While a picturesque flurry of snow hit the Sierras this past week, it won’t have much impact on water supplies according to the most recent snow survey that was conducted last Thursday.
Thank you for reading the MtDemocrat.com digital edition. In order to continue reading this story please choose one of the following options.
If you are a current subscriber and wish to obtain access to MtDemocrat.com, please select the Subscriber Verification option below. If you already have a login, please select "Login" at the lower right corner of this box.
Special Introductory Offer
For a short time we will be offering a discount to those who call us in order to obtain access to MtDemocrat.com and start your print subscription. Our customer support team will be standing by Monday through Friday, 8am to 5pm to assist you.
If you are not a current subscriber and wish not to take advantage of our special introductory offer, please select the $12 monthly option below to obtain access to MtDemocrat.com and start your online subscription
Part of a statewide assessment, the measurements at Phillips Station, near Echo Summit, revealed snow that was more air than water according to Frank Gehrke, chief of the California Cooperative Snow Survey for the California Department of Water Resources.
After taking seven measurements, he came up with an average depth of 12.4 inches of snow with a water content of 1.4 percent, which is only 7 percent of average for this time of year.
“This is not very good news,” said Gehrke, noting that both the quantity of snowfall and water content were very low for January. “Normally the snow would be up to my head.”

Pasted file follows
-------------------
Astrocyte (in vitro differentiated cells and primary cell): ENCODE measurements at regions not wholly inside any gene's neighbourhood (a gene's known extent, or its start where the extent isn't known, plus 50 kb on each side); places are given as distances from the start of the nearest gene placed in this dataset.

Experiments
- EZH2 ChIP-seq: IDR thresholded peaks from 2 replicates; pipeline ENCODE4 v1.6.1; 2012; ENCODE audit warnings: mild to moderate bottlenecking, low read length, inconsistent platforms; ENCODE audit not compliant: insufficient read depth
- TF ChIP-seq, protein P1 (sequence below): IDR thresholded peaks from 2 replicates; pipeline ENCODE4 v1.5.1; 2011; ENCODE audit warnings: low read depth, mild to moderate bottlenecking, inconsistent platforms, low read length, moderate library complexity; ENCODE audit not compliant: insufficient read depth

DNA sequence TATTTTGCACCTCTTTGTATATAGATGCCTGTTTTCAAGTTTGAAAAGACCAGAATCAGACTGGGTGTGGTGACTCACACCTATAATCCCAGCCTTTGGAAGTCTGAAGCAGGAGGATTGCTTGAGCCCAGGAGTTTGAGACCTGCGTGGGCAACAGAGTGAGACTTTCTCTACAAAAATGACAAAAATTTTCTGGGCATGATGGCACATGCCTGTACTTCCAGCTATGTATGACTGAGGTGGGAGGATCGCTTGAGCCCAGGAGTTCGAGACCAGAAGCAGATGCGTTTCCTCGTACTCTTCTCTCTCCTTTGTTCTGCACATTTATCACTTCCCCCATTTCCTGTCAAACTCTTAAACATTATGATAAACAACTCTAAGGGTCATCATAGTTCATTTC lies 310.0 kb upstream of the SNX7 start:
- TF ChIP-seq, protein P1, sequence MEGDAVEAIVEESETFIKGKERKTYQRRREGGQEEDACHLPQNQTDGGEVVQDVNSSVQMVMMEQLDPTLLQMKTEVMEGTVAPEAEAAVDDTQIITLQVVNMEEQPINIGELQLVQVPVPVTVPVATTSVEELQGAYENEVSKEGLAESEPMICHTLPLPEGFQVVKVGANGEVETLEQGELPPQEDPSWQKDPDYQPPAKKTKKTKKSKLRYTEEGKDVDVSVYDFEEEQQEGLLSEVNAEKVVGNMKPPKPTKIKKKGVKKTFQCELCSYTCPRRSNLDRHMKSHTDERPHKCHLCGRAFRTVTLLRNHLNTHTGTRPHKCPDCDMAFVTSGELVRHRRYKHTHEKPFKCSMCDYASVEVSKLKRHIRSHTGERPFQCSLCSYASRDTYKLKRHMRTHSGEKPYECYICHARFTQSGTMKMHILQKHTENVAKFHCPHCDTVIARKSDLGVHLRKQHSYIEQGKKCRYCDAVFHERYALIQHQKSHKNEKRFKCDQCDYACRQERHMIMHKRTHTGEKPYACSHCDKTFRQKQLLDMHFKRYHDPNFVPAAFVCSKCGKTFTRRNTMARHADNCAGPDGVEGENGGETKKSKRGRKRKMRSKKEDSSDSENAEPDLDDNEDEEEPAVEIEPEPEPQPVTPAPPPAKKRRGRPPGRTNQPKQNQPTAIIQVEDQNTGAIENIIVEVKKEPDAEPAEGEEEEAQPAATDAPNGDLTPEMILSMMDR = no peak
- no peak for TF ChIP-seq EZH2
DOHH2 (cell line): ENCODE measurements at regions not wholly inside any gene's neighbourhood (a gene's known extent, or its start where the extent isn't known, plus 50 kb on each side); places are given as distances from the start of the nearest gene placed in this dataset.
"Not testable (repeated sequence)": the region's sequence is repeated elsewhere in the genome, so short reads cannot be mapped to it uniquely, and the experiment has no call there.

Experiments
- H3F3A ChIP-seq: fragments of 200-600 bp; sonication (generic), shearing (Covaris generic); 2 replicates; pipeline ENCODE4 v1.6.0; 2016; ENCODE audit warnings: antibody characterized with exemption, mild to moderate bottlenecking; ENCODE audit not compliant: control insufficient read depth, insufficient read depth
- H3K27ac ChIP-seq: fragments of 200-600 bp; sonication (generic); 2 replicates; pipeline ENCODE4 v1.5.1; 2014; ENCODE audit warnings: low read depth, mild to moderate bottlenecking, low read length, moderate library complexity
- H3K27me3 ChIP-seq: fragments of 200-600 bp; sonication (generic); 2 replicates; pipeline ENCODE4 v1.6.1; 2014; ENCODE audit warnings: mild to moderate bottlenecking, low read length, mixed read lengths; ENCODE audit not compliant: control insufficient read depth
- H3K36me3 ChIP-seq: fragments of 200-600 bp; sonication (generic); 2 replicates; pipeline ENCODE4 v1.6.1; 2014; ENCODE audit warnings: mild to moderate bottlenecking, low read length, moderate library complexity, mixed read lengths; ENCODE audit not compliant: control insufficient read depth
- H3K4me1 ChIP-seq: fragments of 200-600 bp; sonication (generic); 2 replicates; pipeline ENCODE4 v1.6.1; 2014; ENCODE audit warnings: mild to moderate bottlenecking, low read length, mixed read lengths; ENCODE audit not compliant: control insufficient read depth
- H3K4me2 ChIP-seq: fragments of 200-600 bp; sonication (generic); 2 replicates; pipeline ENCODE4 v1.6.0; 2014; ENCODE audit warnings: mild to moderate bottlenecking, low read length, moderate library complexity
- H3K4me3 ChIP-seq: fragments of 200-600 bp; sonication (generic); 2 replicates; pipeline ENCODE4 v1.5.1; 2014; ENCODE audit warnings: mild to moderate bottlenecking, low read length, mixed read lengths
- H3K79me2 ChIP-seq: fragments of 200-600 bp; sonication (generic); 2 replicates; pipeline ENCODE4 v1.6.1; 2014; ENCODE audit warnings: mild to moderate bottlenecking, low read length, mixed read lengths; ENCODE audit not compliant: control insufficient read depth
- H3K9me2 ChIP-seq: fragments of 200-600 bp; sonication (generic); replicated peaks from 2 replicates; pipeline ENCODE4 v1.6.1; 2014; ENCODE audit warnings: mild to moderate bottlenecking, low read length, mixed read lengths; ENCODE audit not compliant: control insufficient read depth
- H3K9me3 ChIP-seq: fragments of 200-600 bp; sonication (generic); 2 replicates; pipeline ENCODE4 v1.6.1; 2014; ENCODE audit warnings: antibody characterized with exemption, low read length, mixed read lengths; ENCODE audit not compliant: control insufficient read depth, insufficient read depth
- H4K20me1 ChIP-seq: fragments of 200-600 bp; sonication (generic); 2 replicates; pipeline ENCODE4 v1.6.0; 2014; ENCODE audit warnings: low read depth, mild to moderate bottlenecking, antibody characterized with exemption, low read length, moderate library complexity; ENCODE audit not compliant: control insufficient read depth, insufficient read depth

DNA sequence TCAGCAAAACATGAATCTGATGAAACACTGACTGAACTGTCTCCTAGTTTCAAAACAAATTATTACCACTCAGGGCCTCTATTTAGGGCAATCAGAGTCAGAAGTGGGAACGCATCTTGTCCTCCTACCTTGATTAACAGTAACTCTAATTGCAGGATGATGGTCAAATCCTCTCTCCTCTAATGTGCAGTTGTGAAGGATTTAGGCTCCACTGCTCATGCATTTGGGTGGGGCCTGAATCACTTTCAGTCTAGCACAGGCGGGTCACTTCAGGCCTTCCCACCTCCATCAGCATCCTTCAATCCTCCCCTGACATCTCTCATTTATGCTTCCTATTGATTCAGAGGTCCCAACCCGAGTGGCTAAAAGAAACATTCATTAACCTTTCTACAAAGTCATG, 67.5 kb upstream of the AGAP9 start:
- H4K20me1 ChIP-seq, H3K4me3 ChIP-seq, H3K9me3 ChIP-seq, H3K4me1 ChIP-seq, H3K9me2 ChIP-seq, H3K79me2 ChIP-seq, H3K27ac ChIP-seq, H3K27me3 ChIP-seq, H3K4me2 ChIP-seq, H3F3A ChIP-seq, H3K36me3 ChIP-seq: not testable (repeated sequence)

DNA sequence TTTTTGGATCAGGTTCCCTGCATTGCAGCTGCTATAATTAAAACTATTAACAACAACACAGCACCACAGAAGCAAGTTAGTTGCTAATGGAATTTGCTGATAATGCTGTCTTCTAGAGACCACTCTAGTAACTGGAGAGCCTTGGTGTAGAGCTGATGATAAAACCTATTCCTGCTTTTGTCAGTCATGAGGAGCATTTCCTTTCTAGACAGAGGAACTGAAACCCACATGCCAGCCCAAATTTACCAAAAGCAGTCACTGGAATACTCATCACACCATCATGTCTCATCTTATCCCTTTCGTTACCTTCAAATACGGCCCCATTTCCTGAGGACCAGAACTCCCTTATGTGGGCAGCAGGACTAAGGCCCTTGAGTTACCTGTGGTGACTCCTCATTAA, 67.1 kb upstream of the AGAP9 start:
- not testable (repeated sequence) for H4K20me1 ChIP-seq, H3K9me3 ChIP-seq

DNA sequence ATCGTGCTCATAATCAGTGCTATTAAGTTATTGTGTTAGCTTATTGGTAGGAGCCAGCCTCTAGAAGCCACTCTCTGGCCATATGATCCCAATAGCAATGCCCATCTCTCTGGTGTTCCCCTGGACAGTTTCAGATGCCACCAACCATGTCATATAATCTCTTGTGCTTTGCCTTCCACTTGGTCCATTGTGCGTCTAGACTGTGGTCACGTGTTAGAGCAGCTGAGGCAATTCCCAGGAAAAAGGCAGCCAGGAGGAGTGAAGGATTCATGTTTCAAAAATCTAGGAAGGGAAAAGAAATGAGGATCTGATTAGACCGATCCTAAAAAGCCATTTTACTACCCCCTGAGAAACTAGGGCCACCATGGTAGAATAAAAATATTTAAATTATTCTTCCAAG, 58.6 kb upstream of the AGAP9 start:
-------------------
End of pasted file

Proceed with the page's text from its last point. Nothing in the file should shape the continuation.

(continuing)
Statewide the results are not much better. Manual and electronic readings on Thursday recorded the snowpack’s water content at only 12 percent of average for this time of year.
Gehrke said with the limited snowfall we’ve had to date, this season may turn out to be the second driest on record.
“An inch improvement in water content doesn’t really make any difference in runoff at this time,” he said. “We need about 18 inches to bring us back up to where we need to be. Without a significant change in the circulation pattern, we won’t get that.”
Gehrke added that a stubborn high pressure system off the West Coast appears to be the culprit in blocking winter storms from coming ashore. The current one has been situated off the coast for 14 months now and shows no signs of dissipating. “These can be of fairly long duration,” said Gehrke, adding that there is nothing anyone can do about it.
However, without more rain and snow, the effects will be felt throughout the state, he said, affecting water use, recreation, the generation of hydroelectric power, forest fires and agricultural production.
On Friday, Gehrke’s comments proved prophetic as the DWR issued a press release saying it was taking a series of steps to preserve the state’s water supply.
“The harsh weather leaves us little choice,” said DWR Director Mark Cowin. “If we are to have any hope of coping with continued dry weather and balancing multiple needs, we must act now to preserve what water remains in our reservoirs.
“Except for a small amount of carryover water from 2013, customers of the State Water Project (SWP) will get no deliveries in 2014 if current dry conditions persist and deliveries to agricultural districts with long-standing water rights in the Sacramento Valley may be cut 50 percent — the maximum permitted by contract — depending upon future snow survey results. It is important to note that almost all areas served by the SWP have other sources of water, such as groundwater, local reservoirs, and other supplies.”